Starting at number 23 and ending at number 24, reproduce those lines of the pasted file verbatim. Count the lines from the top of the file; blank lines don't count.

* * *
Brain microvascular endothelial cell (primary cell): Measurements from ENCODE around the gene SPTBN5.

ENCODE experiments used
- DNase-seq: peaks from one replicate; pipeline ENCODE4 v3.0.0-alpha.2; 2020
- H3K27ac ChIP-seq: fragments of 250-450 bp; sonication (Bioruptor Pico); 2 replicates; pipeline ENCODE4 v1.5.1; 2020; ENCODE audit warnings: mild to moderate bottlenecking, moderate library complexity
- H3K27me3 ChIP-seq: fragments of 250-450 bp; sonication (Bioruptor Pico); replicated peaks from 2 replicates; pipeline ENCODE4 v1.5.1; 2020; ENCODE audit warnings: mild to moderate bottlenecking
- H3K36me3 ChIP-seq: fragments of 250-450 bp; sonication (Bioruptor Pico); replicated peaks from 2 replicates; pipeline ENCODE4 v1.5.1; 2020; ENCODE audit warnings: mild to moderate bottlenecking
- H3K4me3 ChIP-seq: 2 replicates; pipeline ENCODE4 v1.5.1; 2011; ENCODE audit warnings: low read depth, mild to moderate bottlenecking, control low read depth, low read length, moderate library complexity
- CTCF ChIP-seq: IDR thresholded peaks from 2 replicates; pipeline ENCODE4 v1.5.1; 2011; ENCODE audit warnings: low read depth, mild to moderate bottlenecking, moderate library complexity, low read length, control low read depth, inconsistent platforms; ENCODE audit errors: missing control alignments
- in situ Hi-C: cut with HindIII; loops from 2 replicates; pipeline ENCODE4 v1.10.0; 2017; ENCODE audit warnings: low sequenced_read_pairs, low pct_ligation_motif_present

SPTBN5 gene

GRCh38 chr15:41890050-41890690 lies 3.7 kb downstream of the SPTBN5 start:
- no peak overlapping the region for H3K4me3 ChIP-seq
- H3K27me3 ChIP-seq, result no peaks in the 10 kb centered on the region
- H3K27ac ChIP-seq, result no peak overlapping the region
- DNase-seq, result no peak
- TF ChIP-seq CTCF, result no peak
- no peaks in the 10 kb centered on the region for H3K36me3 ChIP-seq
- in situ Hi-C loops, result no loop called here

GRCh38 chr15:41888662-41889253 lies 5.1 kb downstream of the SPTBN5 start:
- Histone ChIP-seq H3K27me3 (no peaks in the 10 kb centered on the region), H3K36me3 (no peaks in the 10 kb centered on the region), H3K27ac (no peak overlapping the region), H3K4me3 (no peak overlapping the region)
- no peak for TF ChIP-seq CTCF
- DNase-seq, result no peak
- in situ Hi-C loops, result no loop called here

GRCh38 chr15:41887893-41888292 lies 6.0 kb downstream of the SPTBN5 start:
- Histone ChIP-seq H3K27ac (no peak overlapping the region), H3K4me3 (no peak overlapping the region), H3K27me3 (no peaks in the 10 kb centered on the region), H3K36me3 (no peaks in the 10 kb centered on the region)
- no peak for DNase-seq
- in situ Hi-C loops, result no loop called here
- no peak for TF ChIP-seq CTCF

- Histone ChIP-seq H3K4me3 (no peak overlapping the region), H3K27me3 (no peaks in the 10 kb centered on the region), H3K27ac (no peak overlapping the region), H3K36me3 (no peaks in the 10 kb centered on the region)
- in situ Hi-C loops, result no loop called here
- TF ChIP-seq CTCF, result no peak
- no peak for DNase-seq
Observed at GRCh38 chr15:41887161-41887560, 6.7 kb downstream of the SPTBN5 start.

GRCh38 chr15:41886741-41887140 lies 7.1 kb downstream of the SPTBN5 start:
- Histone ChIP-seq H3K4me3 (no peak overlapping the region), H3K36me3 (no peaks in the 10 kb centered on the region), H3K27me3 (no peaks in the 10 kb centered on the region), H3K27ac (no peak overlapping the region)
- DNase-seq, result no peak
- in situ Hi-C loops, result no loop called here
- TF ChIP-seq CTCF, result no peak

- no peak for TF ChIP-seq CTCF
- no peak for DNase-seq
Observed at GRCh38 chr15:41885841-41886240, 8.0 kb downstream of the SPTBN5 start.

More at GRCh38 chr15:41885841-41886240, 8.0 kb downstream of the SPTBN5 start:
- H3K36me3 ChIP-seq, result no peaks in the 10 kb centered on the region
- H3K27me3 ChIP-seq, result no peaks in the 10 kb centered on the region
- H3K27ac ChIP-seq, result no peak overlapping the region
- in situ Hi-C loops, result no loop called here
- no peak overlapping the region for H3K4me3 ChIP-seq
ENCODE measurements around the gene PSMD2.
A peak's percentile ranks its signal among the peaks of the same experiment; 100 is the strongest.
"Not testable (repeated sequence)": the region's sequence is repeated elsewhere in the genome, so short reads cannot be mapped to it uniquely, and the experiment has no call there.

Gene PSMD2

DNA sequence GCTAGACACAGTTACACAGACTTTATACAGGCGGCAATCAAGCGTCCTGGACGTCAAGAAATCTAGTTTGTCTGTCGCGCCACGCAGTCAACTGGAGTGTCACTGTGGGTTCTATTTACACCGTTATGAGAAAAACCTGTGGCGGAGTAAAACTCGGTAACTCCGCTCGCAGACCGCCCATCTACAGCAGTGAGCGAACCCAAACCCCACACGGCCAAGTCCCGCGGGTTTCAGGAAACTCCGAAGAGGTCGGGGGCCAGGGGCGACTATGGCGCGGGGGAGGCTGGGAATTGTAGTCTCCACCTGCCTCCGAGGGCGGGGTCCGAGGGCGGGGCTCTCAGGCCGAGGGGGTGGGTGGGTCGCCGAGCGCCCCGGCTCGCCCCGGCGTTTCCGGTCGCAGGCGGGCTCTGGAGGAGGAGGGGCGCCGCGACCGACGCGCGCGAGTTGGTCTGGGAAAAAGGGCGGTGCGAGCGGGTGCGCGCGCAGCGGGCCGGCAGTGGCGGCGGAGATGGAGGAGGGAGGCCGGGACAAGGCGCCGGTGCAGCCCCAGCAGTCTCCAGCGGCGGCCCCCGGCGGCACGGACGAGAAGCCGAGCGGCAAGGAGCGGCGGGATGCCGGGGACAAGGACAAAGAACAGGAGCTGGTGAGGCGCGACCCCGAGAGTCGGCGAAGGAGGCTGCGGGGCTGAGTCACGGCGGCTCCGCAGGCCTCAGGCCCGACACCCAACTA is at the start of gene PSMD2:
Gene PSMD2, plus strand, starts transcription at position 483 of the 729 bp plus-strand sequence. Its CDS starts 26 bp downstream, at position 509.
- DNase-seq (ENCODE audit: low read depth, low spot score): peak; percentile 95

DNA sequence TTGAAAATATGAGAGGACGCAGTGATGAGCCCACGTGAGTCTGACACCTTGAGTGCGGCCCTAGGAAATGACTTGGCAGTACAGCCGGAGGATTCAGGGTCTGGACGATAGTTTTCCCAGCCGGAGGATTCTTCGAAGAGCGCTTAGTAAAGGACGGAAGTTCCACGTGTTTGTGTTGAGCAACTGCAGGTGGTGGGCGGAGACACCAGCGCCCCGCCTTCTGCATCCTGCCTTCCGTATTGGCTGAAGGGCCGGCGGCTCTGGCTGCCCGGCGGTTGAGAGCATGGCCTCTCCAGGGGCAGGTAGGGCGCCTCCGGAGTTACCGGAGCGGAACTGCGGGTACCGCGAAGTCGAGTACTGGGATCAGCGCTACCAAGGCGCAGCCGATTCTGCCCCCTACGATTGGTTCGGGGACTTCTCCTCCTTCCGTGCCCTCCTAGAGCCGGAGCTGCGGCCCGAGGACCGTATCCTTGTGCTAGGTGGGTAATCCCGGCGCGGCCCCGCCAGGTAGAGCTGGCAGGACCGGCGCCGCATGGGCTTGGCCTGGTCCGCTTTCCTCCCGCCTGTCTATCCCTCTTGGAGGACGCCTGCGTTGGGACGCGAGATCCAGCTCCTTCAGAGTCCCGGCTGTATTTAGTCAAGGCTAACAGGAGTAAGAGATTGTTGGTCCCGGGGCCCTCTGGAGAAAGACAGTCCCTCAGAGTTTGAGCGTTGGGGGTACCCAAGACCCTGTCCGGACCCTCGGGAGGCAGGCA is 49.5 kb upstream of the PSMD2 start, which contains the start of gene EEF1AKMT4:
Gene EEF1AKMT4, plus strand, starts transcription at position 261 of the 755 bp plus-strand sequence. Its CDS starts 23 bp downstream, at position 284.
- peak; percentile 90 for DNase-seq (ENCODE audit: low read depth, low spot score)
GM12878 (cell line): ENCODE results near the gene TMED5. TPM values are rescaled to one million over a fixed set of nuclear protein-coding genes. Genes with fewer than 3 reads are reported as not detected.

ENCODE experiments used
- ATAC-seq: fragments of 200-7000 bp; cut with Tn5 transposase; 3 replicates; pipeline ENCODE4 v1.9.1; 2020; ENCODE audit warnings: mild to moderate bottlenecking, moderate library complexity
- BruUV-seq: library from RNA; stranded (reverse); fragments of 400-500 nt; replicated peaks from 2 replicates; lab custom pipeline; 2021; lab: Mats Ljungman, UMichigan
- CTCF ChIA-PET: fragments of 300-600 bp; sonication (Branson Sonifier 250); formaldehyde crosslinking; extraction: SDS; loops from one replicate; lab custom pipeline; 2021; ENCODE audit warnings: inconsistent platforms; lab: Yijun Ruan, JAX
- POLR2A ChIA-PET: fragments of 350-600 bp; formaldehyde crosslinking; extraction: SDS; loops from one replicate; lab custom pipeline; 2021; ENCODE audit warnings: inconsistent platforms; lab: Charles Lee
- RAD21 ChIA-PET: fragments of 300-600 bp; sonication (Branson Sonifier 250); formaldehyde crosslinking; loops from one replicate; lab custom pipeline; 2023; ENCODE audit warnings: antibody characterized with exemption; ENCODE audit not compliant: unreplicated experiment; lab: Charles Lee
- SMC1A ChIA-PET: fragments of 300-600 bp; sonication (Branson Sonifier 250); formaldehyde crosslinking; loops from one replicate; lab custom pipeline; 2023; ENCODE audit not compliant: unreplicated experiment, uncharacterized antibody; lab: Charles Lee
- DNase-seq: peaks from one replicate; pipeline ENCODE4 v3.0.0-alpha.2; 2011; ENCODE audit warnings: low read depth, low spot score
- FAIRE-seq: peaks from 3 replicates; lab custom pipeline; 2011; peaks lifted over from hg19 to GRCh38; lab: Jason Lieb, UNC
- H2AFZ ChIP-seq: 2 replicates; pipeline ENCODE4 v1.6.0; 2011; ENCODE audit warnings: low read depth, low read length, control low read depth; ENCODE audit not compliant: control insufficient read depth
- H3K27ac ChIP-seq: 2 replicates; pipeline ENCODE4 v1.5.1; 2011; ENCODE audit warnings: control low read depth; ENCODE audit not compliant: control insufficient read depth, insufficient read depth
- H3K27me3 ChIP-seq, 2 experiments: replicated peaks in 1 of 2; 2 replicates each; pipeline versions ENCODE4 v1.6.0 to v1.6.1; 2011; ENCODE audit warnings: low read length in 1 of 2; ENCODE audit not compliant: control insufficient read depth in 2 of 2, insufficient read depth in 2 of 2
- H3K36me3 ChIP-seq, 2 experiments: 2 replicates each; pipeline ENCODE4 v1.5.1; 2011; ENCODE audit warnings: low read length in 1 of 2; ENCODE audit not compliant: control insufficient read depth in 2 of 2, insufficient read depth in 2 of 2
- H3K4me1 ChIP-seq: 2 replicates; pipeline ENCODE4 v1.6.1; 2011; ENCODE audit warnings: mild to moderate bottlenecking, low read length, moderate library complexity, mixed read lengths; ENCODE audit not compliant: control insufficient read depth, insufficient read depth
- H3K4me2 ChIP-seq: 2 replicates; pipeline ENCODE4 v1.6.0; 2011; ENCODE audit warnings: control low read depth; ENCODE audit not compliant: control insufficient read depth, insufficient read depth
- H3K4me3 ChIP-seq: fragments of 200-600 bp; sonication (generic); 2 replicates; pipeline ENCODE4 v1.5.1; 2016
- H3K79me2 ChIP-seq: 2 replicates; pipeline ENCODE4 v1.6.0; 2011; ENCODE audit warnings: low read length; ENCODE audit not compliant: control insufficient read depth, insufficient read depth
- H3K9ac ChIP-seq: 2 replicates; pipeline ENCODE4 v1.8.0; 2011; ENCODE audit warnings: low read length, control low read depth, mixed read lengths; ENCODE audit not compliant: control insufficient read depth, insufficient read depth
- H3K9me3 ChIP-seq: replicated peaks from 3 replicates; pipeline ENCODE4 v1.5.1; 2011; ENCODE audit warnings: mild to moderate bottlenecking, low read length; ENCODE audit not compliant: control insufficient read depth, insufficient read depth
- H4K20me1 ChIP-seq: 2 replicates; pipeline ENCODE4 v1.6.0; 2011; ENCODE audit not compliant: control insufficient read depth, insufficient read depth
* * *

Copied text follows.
- in situ Hi-C loops, result no loop called here

GRCh38 chr15:41887893-41888292 lies 6.0 kb downstream of the SPTBN5 start: